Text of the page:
Alas, poor ink brush! It did not get the week of glory and relationship building that it deserved. Lazing in the sun on Kowharewa beach, I reached for the fineliners first. It does not mean our relationship is over- oh no- but maybe I'm just not meant to go steady with just one pen. Though I must be a bit of a flirt if I can't even manage one week! And sometimes, on a glorious sun-drenched afternoon at Kowharewa Bay, you just need to get down all the details.
(If this seems like a low-output sketch week, I have also been working on transferring some of my watercolours into digital form. I wrote about the process on my earlier blog post at www.andreaengland.net/blog/playing_with_lionfish - and you can see some of my new watercolour sea creature designs at Redbubble!
Inktober- Inky notes and boat repair
Today's post is a bit on the image heavy side- click on an image to expand it for a closer look.
I've been trying to follow along with Inktober. It's a month long drawing challenge where the aim is to draw every day in (yes, you guessed it) ink. There are optional prompts to follow, but I've decided to go the route of doing my own thing and using a different tool each week.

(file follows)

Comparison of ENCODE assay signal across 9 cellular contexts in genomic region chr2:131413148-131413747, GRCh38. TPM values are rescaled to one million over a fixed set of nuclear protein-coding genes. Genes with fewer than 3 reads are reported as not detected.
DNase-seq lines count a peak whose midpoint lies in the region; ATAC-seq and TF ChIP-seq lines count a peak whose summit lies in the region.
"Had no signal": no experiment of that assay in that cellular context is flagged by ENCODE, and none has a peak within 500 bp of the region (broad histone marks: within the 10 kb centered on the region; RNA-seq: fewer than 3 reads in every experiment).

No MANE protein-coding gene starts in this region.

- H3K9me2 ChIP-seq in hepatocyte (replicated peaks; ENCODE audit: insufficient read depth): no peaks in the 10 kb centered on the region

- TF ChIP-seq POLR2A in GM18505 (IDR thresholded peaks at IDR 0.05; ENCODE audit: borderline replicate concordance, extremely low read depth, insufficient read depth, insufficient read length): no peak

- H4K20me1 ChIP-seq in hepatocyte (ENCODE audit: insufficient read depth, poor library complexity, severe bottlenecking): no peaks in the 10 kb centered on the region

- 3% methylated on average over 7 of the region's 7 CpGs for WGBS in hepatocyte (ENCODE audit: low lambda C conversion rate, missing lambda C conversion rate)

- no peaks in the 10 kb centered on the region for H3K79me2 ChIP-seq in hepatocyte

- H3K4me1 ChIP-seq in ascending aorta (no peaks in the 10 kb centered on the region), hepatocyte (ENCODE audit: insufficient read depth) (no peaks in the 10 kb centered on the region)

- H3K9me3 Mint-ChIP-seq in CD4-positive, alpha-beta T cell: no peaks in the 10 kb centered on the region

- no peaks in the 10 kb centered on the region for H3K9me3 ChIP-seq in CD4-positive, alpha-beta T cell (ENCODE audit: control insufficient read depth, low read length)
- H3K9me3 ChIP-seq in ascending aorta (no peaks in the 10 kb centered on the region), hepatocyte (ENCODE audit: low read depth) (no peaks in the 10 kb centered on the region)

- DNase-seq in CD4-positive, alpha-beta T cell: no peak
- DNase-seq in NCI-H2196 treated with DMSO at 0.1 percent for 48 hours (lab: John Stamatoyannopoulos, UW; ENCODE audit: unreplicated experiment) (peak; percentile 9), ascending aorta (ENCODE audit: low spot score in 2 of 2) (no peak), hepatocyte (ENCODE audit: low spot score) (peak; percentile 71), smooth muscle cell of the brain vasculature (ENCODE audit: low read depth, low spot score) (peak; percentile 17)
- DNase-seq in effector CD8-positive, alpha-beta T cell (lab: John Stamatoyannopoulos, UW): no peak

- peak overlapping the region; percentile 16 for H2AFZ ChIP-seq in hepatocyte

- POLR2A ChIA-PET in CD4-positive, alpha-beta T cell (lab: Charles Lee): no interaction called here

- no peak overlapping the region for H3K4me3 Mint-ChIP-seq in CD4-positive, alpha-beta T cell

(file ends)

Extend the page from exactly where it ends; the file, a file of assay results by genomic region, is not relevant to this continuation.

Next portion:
During Week 1 I focused on using fineliners- not the most adventurous start as I use them all the time, but it was school holidays and I had time to do lots of detailed drawings, so I figured I'd make the most of it. I'm enjoying mixing up pens of different sizes- it gives interesting variation in the hatching and line. On the days I had time to draw twice, I grabbed my Lamy Safari. Sorry fineliners, I love you but don't think we're about to enter an exclusive relationship.
On a boat note, Jim's polished up the anchors and we've been working on repairing the furler, which has required quite a bit of running around and ordering parts. Finding affordable steel rope proved a bit of an epic task, but Jim managed it, and my paperwork endeavours succeeded in getting Prism an extension here in NZ- meaning we can spend the summer in NZ waters.
Week 2 of Inktober saw me going back to work. Goodbye lunches at the boat yard with Jim, sketching and playing with watercolours. Hello, long days at school! For my tool, I picked my new Noodlers Konrad pen. I wanted to explore the flex nib, and be able to work quickly in case I was pushed for time (which I was).